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January 15, 2014

Good news and bad news for reducing phosphorus in the lakes

When it comes to reducing phosphorus in the Yahara lakes, there is good news and bad news, according to two recent papers co-authored by WSC PI Steve Carpenter and Richard Lathrop from the Wisconsin Department of Natural Resources.

The good news is, if we can reduce the amount of phosphorus going into Lakes Mendota and Monona to about half the current levels and maintain the existing food web, we can substantially improve water quality.

The bad news is, up to 2010, phosphorus management practices have not succeeded in improving water quality. The findings suggest that more aggressive actions are needed to meet water quality goals for the lakes.

Even significant reductions in phosphorus pollution may not be enough for Lakes Waubesa and Kegonsa to meet their water quality improvement targets, however. As the lower lakes in the lake chain, Waubesa and Kegonsa are the recipients of whatever flows out of Lake Monona. A large phosphorus outflow, combined with sediments already backlogged with the nutrient, keeps Waubesa and Kegonsa’s phosphorus levels high.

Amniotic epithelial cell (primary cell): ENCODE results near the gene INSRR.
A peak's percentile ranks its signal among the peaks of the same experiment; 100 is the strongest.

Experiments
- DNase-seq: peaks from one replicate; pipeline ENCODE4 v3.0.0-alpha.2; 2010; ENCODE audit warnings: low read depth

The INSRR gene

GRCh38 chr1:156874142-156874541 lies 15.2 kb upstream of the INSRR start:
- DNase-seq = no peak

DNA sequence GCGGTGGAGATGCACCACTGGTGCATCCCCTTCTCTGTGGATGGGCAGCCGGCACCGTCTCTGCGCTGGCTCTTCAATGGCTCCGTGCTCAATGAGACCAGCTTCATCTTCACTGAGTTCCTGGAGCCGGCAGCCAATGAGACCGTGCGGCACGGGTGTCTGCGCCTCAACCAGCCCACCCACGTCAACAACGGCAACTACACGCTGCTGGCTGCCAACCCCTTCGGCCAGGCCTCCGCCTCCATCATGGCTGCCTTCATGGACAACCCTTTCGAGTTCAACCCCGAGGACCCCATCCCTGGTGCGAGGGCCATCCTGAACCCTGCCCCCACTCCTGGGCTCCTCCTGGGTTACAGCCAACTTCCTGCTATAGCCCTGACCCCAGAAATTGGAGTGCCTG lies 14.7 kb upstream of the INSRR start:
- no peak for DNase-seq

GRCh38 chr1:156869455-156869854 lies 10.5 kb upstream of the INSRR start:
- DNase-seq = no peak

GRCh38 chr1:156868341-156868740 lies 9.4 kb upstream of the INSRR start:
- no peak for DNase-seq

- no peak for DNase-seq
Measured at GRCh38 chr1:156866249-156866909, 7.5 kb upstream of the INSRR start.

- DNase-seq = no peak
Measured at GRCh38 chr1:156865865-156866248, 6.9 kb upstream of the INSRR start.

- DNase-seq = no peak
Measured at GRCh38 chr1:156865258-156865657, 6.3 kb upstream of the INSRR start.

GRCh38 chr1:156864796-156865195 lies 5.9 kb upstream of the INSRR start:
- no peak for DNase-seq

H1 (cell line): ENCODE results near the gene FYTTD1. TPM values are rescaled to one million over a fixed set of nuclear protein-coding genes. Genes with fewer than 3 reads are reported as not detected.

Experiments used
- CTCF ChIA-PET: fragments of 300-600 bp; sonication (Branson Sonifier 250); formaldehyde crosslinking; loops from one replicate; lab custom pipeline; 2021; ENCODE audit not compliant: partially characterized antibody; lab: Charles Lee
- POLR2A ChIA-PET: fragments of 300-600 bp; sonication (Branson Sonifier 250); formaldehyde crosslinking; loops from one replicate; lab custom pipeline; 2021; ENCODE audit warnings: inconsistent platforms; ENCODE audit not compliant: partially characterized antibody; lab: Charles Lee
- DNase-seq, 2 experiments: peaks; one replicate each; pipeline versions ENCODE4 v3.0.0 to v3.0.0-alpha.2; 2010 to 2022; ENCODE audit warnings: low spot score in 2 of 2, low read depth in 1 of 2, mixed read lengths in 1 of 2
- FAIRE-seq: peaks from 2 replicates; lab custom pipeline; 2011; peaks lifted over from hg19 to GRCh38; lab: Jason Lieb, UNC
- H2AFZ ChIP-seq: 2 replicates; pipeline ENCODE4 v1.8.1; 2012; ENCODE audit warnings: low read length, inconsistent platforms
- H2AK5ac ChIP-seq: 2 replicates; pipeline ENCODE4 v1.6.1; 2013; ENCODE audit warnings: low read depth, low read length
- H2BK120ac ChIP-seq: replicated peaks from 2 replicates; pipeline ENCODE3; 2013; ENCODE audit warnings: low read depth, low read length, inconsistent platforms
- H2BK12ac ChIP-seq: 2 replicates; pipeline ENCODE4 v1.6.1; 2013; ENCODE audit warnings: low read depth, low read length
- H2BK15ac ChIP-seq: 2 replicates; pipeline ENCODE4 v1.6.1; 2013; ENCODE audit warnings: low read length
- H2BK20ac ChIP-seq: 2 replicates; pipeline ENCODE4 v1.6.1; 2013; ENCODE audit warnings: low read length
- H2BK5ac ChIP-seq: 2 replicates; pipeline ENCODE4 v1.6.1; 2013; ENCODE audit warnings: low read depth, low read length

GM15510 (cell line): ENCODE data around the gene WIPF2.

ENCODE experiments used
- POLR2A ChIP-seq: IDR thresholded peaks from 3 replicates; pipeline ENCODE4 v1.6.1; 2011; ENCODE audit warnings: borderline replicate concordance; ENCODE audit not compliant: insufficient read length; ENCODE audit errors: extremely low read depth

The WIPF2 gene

Yet, management efforts may have countered several adverse trends that should have further worsened water quality, even though they did not decrease phosphorus levels. These trends include more manure from livestock farms, more precipitation from bigger storms, and more impervious surfaces, such as roads, parking lots, and roofs. Since phosphorus levels remained about the same, management efforts may have been sufficient to counter the trends’ effects.

Ongoing research by WSC and LTER, along with programs like Yahara Watershed Improvement Network (WINs), will help us better understand the interactions between these trends and management efforts.

Phosphorus pollution is the leading cause of poor water quality in the Yahara Lakes. Agricultural runoff—e.g., fertilizers and manure—is the primary source, but urban runoff also plays a role.

The studies appeared in the November 2013 volume of the International Society of Limnology’s journal, Inland Waters, and in the January 2014 volume of Aquatic Sciences.